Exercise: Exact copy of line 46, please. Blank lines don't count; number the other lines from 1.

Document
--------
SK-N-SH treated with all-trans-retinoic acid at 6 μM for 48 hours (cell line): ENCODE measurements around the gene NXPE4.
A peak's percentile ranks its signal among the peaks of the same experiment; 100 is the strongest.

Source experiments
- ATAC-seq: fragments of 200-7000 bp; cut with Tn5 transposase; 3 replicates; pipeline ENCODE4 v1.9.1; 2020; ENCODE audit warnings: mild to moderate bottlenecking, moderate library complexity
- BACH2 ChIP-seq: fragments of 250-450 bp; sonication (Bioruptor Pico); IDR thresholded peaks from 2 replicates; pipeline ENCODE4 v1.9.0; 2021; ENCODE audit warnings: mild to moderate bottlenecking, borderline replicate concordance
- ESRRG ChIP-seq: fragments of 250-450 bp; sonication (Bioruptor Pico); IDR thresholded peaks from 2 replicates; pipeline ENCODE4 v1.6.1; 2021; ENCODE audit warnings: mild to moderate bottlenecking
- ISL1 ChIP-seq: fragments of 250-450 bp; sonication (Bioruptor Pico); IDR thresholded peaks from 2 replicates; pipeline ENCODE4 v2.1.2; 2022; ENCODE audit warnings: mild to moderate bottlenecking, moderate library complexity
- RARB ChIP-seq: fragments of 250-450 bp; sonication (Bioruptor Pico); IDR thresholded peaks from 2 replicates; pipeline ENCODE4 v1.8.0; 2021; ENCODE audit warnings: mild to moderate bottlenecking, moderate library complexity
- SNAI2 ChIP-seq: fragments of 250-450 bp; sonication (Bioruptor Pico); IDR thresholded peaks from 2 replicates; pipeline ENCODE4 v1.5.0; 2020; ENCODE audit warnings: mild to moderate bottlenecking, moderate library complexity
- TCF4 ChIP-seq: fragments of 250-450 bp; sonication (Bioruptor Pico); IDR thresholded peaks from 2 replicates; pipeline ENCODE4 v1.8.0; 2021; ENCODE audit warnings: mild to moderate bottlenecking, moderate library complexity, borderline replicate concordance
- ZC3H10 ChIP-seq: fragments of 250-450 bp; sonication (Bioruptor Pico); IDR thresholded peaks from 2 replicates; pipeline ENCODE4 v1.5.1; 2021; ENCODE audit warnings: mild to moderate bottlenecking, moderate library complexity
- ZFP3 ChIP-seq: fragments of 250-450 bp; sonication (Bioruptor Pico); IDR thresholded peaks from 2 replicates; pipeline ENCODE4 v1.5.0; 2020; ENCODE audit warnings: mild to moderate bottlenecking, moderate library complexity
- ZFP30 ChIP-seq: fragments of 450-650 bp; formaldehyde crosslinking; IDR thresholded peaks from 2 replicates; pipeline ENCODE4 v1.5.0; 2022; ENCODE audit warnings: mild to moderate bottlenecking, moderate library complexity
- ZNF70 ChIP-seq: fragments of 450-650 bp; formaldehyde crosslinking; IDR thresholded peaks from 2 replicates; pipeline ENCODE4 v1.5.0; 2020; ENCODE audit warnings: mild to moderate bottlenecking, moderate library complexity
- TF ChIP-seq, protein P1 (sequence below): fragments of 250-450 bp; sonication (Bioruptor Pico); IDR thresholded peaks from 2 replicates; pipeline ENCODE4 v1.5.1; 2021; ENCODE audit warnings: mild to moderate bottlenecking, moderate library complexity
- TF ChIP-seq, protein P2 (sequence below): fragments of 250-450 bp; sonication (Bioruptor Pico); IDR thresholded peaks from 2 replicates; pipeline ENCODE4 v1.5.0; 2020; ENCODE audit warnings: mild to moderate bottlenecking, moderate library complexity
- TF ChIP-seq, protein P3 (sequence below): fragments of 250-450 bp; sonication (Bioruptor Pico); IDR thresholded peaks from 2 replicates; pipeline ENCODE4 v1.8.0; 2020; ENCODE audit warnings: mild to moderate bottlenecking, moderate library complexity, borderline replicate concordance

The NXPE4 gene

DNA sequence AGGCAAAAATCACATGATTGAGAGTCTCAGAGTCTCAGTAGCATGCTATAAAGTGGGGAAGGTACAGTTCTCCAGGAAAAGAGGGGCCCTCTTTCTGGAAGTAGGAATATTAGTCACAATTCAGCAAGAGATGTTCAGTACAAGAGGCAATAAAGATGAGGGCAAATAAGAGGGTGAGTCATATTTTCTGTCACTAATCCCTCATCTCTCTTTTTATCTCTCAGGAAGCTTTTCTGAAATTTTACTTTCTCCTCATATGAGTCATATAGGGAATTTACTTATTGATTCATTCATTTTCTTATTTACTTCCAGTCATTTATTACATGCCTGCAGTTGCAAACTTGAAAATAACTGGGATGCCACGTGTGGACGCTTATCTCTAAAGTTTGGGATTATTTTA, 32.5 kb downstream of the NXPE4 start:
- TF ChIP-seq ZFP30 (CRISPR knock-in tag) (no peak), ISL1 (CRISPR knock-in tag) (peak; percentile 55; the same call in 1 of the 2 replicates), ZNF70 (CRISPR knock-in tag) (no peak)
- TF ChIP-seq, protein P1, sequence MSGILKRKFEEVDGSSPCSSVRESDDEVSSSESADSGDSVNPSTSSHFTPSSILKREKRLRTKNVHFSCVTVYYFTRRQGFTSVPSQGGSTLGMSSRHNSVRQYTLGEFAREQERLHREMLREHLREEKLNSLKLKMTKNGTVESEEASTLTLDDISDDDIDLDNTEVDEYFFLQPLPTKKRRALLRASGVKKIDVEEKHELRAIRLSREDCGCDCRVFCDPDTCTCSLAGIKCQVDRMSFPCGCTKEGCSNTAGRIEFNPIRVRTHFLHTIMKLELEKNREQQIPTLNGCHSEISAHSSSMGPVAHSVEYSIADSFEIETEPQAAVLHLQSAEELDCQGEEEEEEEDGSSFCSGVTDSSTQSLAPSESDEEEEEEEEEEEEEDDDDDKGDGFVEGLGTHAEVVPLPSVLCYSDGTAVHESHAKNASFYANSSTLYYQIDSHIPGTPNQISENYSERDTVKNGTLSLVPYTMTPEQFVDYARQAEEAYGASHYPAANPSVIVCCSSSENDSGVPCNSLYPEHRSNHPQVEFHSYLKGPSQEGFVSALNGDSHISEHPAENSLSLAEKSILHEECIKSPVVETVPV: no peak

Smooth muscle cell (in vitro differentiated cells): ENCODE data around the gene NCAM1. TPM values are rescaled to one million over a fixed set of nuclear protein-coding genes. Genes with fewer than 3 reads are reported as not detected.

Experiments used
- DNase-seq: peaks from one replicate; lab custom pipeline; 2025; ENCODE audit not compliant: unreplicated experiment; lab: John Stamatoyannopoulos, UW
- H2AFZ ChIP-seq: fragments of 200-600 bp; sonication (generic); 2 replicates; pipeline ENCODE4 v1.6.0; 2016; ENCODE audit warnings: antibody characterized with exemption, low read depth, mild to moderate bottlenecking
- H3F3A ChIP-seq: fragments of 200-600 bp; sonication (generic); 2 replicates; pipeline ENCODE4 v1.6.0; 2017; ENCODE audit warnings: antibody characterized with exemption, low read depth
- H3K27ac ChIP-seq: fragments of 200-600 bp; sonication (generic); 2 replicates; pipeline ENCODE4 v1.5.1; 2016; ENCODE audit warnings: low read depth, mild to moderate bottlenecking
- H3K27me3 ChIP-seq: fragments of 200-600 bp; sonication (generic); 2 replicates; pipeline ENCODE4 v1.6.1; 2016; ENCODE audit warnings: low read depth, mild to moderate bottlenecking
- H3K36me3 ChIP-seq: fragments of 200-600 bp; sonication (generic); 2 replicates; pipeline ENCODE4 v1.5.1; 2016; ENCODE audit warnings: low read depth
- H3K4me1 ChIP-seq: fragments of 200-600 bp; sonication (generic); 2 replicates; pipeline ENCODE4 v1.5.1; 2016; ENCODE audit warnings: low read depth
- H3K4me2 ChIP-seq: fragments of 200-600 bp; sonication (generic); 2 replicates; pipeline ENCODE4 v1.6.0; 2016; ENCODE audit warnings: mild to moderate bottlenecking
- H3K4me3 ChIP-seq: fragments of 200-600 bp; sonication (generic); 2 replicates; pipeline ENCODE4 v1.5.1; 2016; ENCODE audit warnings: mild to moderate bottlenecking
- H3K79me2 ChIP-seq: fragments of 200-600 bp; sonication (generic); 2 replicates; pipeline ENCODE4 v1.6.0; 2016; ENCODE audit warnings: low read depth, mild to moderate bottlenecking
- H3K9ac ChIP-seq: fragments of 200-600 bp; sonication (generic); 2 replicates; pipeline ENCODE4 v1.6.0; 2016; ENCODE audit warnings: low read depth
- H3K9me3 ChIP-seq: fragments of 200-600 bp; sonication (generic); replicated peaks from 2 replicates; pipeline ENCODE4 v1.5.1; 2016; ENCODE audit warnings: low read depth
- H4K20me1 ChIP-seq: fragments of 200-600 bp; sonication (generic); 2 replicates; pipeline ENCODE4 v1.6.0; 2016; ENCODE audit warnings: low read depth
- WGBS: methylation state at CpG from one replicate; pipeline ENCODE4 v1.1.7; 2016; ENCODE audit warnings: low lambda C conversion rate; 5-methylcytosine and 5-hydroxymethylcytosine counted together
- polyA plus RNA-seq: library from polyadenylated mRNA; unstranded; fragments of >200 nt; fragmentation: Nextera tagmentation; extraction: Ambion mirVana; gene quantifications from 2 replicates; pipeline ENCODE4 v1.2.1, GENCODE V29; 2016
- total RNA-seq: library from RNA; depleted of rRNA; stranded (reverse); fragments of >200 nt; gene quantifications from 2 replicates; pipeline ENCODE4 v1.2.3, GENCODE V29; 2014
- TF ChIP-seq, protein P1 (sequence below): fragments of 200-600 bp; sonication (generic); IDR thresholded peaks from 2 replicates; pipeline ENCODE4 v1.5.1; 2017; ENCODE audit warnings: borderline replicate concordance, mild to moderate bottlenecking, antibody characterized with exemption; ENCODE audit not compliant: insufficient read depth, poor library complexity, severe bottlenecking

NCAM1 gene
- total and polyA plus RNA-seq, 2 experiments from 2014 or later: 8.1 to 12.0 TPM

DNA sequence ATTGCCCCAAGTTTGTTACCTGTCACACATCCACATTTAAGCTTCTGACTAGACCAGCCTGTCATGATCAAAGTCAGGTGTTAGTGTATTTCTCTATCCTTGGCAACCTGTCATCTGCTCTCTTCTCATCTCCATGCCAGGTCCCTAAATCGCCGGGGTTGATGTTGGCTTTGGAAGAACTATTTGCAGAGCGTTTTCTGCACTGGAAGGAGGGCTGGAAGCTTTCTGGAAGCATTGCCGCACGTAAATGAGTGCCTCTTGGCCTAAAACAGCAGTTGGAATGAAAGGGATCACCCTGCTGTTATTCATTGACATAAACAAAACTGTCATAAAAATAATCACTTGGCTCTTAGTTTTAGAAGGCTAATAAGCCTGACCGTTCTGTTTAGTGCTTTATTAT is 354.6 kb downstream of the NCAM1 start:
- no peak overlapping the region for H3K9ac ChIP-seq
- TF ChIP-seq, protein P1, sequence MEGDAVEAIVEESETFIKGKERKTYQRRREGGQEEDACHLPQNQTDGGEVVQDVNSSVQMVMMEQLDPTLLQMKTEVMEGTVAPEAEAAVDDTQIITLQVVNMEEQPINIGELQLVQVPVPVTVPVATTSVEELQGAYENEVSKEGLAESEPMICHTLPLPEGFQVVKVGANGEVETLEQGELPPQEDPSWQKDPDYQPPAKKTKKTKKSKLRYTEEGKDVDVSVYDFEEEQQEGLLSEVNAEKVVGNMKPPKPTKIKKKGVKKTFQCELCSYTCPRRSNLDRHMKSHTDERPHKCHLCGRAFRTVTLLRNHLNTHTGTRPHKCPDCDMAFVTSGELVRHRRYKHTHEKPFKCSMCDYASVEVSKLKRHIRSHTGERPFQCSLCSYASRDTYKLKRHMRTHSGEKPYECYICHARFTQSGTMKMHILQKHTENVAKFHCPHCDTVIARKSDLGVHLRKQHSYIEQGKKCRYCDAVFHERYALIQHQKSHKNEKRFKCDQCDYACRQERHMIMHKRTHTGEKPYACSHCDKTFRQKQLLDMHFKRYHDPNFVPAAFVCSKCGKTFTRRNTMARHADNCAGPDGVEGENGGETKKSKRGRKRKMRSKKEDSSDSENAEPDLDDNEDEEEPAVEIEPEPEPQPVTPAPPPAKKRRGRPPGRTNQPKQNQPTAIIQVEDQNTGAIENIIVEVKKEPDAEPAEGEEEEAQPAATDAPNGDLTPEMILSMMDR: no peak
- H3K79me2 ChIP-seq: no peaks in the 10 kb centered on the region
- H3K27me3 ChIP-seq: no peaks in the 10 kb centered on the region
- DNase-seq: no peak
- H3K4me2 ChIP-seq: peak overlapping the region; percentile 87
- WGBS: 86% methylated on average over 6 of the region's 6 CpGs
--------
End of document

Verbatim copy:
- H3K79me2 ChIP-seq: no peaks in the 10 kb centered on the region